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Three Cities in North Carolina Where Divorce Is On the Rise

Recently, Fox 8 reported about cities across the country where divorce is on the rise. Journalist Mary Kay Blakely compared the psychological toll of divorce to a triple coronary bypass. The article noted that divorce was not only expensive, but also complicated and connected to various medical problems. Thousands of people divorce each year. Around 50% of all marriages in the country conclude in a divorce. The United States ranks twelfth in the world for percentages of marriages that terminate in divorce. If you’re considering separating from your spouse, it’s worthwhile to speak to a North Caroline divorce lawyer to know your options.

The composition of our country’s divorced population has transformed over time. Certain cities have seen a huge increase in divorce. A leading genealogy research website called MooseRoots conducted a study of the percentage change of populations in various cities. In its calculation of this change in each state’s divorced population between 1970-2010, three North Carolina cities appeared on list of the top 25 cities.

The North Carolina city that was highest on the list came in at number 4 of all cities listed. It was Greensboro, North Carolina. The percent of those who divorced in 1970 was 3.02. The percentage of divorced couples in 2010 was 10.83. The percentage change between those years was 260.

The next highest North Carolina city that came in at number 9 on the list was Charlotte, North Carolina. The percentage of divorced copules in 1970 was 3.28, while it was 10.18 in 2010. The percentage of change between 1970-2010 was 209.09. Number 10 on the list was Raleigh, North Carolina, where 3.23% were divorced in 1970 compared to 9.76% divorced in 2010. Raleigh’s percentage change between 1970-2010 was 206.25.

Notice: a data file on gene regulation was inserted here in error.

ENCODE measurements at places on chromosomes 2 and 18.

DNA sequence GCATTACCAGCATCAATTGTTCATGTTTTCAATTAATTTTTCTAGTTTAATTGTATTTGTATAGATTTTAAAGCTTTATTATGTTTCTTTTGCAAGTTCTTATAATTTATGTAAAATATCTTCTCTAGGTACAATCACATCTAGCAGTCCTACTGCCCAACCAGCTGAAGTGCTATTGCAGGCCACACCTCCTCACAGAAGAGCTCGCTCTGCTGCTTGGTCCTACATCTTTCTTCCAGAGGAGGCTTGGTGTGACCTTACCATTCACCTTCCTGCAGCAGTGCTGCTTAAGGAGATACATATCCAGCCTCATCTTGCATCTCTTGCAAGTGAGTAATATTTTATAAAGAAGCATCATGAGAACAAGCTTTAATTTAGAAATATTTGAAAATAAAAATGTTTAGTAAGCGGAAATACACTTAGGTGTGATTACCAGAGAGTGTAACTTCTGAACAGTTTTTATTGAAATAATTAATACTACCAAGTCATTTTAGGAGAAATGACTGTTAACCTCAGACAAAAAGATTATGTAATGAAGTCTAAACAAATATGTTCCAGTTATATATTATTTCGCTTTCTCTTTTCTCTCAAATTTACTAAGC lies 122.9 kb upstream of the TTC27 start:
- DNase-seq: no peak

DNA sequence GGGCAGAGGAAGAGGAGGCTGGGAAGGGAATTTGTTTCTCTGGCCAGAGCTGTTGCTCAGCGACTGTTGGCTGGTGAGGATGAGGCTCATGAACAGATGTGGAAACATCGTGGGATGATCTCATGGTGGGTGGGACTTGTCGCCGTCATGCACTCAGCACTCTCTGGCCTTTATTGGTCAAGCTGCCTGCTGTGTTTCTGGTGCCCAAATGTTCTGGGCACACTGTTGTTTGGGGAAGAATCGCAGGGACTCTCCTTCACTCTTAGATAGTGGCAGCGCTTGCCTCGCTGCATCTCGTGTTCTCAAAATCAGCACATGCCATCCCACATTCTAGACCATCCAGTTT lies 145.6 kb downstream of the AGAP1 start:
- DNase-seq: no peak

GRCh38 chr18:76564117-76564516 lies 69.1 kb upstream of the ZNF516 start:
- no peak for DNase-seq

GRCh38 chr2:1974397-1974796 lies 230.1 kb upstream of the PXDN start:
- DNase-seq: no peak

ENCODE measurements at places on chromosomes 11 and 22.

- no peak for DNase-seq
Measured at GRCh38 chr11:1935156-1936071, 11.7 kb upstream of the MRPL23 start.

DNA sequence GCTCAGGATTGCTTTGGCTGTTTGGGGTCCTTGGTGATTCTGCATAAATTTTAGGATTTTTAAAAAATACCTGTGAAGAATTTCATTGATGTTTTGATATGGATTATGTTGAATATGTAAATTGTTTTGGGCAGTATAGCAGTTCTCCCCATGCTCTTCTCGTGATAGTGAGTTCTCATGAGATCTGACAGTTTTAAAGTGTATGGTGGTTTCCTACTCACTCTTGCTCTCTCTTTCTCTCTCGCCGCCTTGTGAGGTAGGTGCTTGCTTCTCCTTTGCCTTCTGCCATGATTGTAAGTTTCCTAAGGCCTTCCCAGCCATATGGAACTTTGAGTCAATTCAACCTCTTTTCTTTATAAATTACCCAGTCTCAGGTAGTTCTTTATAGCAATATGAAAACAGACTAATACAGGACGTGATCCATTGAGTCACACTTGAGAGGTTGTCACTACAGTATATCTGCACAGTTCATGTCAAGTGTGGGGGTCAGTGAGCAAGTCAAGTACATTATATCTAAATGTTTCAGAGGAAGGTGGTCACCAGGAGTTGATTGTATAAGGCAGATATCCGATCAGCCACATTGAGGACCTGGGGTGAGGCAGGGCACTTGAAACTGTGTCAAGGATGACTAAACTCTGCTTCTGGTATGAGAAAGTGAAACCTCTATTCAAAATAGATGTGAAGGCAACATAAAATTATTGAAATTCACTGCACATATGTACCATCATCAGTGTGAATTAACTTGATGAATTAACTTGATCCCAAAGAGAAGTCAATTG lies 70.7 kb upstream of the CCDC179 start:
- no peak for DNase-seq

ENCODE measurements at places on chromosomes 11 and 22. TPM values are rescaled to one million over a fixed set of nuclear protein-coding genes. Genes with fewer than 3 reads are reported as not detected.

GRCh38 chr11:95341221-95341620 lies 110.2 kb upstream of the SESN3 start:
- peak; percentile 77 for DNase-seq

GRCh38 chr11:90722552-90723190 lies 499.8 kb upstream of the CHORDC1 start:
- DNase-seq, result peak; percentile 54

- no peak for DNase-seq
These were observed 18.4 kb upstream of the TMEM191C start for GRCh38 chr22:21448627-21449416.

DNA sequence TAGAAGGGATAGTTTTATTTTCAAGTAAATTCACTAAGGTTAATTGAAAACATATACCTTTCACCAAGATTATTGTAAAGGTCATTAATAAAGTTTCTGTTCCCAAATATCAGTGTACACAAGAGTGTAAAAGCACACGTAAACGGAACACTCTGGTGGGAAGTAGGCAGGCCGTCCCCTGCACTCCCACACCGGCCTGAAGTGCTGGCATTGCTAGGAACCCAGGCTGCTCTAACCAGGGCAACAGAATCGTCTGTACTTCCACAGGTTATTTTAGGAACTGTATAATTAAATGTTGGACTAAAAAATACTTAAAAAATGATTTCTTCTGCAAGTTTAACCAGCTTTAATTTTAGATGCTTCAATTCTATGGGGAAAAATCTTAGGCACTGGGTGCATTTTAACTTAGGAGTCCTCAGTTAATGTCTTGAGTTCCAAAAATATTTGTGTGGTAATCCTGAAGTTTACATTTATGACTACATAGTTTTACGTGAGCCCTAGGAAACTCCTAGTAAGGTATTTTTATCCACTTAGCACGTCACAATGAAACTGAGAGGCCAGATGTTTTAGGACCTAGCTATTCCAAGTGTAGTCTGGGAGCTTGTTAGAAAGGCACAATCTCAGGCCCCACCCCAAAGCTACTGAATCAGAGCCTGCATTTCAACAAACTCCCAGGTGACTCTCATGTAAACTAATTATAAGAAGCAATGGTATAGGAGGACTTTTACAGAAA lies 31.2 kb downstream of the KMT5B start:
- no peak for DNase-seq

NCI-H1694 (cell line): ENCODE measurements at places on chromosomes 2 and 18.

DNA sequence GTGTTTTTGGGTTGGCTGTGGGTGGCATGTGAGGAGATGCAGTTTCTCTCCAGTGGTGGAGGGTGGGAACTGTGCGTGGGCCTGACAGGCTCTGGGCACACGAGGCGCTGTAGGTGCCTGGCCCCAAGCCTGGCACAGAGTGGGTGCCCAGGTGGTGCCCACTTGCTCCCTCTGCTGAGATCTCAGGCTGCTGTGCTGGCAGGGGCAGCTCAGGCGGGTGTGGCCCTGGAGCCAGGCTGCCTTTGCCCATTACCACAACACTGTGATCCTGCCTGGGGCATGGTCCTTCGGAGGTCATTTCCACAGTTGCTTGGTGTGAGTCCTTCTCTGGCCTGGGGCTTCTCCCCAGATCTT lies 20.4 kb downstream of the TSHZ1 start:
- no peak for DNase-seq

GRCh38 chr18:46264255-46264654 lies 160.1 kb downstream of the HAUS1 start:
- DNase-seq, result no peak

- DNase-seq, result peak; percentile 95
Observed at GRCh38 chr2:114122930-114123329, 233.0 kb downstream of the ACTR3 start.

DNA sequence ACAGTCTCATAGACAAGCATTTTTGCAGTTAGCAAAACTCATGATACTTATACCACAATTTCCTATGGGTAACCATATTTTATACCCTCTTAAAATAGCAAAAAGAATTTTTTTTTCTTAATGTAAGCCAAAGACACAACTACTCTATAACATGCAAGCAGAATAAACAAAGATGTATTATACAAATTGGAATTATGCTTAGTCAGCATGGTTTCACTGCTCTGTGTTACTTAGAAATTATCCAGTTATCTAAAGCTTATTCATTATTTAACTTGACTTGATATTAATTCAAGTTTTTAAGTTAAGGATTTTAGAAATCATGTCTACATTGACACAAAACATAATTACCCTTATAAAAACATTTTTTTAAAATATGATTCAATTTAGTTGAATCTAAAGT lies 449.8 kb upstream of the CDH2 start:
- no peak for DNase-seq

Historically, North Carolina required a plaintiff trying to obtain a divorce to prove fault. Today, North Carolina is a no-fault divorce state in the sense that an absolute divorce is based on separation, rather than fault. An absolute divorce terminates the marital contract such that the parties aren’t married any longer. You must be a resident of North Carolina and you must have been separated from your spouse for a minimum of 12 consecutive months to be eligible. However, neither of the spouses is required to claim that the other is at fault for the marriage breaking down to get a divorce. Even so, the court is allowed to consider the parties’ conduct when dividing assets and debts, determining custody, and determining alimony.

Less commonly employed in North Carolina is divorce from bed and board, which suspends the obligation and rights of marriage. It is a legal separation, but unlike absolute divorce, it doesn’t make the plaintiff eligible for remarriage and it is based on fault grounds. One reason couples might choose to file for divorce from bed and board is to get released from spousal support rights.

Every divorce in North Carolina is different, and divorce is on the rise in the cities on Fox 8’s list for a multiplicity of reasons. It remains important to consult an experienced family law attorney about your particular situation. Numerous sensitive issues may arise during a divorce and the way these issues are decided by a court can affect your future for years to come. If you are planning to get a divorce in North Carolina, you should consult dedicated family law attorneys. Contact the Woodruff Family Law Group at 336.272.9122 or via our online form.

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